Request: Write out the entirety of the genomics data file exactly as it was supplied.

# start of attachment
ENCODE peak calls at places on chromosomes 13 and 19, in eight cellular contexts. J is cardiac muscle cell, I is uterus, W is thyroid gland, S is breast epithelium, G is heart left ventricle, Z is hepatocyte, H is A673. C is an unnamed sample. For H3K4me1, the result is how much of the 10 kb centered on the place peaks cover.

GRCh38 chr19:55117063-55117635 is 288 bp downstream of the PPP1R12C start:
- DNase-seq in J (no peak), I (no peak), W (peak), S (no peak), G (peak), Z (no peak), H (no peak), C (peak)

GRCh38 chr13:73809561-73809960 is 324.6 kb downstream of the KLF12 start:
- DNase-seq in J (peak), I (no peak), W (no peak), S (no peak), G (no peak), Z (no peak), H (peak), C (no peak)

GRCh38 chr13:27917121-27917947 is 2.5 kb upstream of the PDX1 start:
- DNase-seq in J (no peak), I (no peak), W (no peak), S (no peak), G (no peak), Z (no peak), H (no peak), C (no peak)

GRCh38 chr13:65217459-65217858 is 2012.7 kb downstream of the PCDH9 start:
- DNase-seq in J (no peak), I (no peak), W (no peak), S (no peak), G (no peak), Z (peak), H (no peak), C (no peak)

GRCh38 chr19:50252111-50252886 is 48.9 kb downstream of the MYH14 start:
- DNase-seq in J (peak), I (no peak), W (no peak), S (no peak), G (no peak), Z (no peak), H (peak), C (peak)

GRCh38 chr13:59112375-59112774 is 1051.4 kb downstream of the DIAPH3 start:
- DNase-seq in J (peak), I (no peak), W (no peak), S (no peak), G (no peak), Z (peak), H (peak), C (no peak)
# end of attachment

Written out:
ENCODE peak calls at places on chromosomes 13 and 19, in eight cellular contexts. J is cardiac muscle cell, I is uterus, W is thyroid gland, S is breast epithelium, G is heart left ventricle, Z is hepatocyte, H is A673. C is an unnamed sample. For H3K4me1, the result is how much of the 10 kb centered on the place peaks cover.

GRCh38 chr19:55117063-55117635 is 288 bp downstream of the PPP1R12C start:
- DNase-seq in J (no peak), I (no peak), W (peak), S (no peak), G (peak), Z (no peak), H (no peak), C (peak)

GRCh38 chr13:73809561-73809960 is 324.6 kb downstream of the KLF12 start:
- DNase-seq in J (peak), I (no peak), W (no peak), S (no peak), G (no peak), Z (no peak), H (peak), C (no peak)

GRCh38 chr13:27917121-27917947 is 2.5 kb upstream of the PDX1 start:
- DNase-seq in J (no peak), I (no peak), W (no peak), S (no peak), G (no peak), Z (no peak), H (no peak), C (no peak)

GRCh38 chr13:65217459-65217858 is 2012.7 kb downstream of the PCDH9 start:
- DNase-seq in J (no peak), I (no peak), W (no peak), S (no peak), G (no peak), Z (peak), H (no peak), C (no peak)

GRCh38 chr19:50252111-50252886 is 48.9 kb downstream of the MYH14 start:
- DNase-seq in J (peak), I (no peak), W (no peak), S (no peak), G (no peak), Z (no peak), H (peak), C (peak)

GRCh38 chr13:59112375-59112774 is 1051.4 kb downstream of the DIAPH3 start:
- DNase-seq in J (peak), I (no peak), W (no peak), S (no peak), G (no peak), Z (peak), H (peak), C (no peak)